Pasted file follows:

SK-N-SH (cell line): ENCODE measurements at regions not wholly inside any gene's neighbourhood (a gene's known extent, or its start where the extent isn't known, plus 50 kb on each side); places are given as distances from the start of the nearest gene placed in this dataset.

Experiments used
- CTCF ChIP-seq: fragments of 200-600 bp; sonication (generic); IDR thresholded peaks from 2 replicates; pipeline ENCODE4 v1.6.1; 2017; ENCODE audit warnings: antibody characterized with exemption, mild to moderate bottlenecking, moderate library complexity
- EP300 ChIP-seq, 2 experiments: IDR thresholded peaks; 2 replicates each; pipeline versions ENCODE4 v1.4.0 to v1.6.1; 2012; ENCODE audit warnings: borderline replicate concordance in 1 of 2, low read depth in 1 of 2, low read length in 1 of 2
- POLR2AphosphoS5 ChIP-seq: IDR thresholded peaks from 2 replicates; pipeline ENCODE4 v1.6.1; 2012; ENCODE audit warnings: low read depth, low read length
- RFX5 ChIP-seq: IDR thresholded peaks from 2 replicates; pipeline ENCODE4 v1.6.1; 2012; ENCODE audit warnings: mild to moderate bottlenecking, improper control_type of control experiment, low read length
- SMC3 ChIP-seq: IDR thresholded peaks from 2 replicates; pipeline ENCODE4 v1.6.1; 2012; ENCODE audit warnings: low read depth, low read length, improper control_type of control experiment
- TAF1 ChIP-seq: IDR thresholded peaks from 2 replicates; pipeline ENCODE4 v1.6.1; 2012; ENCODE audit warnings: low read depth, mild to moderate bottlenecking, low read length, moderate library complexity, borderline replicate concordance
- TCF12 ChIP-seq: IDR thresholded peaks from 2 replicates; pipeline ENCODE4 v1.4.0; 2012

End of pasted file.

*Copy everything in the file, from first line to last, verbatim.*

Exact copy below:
SK-N-SH (cell line): ENCODE measurements at regions not wholly inside any gene's neighbourhood (a gene's known extent, or its start where the extent isn't known, plus 50 kb on each side); places are given as distances from the start of the nearest gene placed in this dataset.

Experiments used
- CTCF ChIP-seq: fragments of 200-600 bp; sonication (generic); IDR thresholded peaks from 2 replicates; pipeline ENCODE4 v1.6.1; 2017; ENCODE audit warnings: antibody characterized with exemption, mild to moderate bottlenecking, moderate library complexity
- EP300 ChIP-seq, 2 experiments: IDR thresholded peaks; 2 replicates each; pipeline versions ENCODE4 v1.4.0 to v1.6.1; 2012; ENCODE audit warnings: borderline replicate concordance in 1 of 2, low read depth in 1 of 2, low read length in 1 of 2
- POLR2AphosphoS5 ChIP-seq: IDR thresholded peaks from 2 replicates; pipeline ENCODE4 v1.6.1; 2012; ENCODE audit warnings: low read depth, low read length
- RFX5 ChIP-seq: IDR thresholded peaks from 2 replicates; pipeline ENCODE4 v1.6.1; 2012; ENCODE audit warnings: mild to moderate bottlenecking, improper control_type of control experiment, low read length
- SMC3 ChIP-seq: IDR thresholded peaks from 2 replicates; pipeline ENCODE4 v1.6.1; 2012; ENCODE audit warnings: low read depth, low read length, improper control_type of control experiment
- TAF1 ChIP-seq: IDR thresholded peaks from 2 replicates; pipeline ENCODE4 v1.6.1; 2012; ENCODE audit warnings: low read depth, mild to moderate bottlenecking, low read length, moderate library complexity, borderline replicate concordance
- TCF12 ChIP-seq: IDR thresholded peaks from 2 replicates; pipeline ENCODE4 v1.4.0; 2012